The pub wouldn't allow the beard to come off inside the premises - which is understandable as it is a food establishment - so we all bundled outside to strip Santa of his beard.
The transformation was remarkable and fortunately not a drop of blood was spilt as nearly everyone had a go at chopping bits off.
With the face fur gone, we retreated back to the warmth and our drinks to continue the party. Everyone dug deep that evening and a lot of money was raised for charity, so congratulations to IB Searching, I'm guessing a scarf is high on his Christmas wish list now though.
If you would like to know more about Brainstrust then please follow this link. If you are feeling generous and would like to help IB Searching's fundraising attempt then please click here.
If you would like to see how we mutilated Santa, then there is video evidence!
Santa gets a shave! - YouTube
Like I said earlier, I haven't been out caching as much as I would have liked to over the past few months. With the shorter days, I have found it better to go out and find single caches here and there rather than the trails that we were doing in the summer months. Although the cold weather can easily dissuade me from going outside, I have found that the different sights and colours that Mother Nature can paint at this time of year make it all worth it.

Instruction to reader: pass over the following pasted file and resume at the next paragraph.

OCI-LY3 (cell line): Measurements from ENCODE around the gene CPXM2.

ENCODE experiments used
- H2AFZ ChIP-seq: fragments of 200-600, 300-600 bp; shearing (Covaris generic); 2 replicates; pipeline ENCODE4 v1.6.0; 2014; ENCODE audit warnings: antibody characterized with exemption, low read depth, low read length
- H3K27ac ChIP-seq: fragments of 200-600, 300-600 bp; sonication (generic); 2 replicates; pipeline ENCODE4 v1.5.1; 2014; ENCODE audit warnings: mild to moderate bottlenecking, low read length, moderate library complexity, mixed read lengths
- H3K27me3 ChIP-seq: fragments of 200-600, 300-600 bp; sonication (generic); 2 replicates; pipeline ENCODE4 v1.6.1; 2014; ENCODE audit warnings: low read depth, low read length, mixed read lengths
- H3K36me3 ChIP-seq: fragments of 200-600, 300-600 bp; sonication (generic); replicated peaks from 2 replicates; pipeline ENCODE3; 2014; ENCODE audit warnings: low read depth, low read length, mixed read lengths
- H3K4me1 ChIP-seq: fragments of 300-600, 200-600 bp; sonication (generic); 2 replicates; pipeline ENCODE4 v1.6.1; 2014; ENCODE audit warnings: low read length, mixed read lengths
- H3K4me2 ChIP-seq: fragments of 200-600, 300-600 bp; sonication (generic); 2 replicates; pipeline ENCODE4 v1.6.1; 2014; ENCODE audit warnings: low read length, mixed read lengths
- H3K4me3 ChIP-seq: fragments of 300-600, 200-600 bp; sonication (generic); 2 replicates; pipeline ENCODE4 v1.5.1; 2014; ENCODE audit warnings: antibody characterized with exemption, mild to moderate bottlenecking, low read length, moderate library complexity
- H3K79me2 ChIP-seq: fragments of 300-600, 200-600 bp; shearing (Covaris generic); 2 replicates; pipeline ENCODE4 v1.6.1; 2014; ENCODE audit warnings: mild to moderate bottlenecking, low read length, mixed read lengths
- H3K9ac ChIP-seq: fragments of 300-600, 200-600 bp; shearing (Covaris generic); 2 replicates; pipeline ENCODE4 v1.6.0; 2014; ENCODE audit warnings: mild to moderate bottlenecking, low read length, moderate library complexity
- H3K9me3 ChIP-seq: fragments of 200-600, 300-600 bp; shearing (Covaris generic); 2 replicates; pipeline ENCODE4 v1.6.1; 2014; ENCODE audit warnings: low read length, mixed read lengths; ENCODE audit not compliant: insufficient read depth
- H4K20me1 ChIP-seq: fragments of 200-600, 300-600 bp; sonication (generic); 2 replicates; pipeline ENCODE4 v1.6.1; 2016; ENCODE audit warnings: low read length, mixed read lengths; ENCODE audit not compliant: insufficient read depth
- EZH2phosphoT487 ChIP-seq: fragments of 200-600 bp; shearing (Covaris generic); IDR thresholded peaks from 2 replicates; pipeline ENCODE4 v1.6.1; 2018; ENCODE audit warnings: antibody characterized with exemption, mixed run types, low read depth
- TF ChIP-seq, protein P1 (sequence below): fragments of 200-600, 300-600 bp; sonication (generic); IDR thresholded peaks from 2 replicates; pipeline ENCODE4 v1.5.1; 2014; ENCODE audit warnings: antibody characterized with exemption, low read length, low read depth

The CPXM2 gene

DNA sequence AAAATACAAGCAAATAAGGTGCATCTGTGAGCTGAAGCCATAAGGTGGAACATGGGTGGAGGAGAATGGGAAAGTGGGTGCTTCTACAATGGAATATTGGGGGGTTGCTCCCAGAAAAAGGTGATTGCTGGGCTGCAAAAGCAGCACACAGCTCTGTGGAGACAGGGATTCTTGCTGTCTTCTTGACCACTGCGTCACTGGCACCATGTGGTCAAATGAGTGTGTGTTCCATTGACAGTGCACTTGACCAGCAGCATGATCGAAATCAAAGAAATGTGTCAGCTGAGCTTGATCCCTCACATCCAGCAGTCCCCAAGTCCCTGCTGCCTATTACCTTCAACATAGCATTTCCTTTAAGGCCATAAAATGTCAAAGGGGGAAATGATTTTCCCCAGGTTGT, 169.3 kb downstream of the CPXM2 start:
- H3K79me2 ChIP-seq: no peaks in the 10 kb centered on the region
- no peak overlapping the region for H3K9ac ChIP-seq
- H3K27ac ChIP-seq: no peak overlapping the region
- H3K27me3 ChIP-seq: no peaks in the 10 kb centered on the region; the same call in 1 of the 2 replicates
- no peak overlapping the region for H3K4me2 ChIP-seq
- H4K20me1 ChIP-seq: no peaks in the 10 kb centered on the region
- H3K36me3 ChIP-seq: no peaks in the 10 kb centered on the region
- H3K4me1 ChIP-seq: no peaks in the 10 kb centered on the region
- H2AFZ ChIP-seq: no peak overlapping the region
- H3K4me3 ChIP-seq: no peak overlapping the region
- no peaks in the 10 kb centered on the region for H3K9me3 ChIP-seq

It was late afternoon when Nige and I arrived in Woburn, Bedfordshire to find a multi cache called "Dear Abi" located on the stately grounds of Woburn Abbey. We parked in the free car park as suggested and started our walk up towards the Abbey and Gardens. We have visited the Abbey before but have only ever driven through the surrounding parts until that day.
We got to the ticket booth and as we were unsure whether the hunt for the cache would take us away from the "free" footpaths, we paid a small fee to gain entry. It was only later that we realised that you only need to pay to gain access to the Abbey gardens and the tea shop, neither of which we had the time to visit after finding the cache.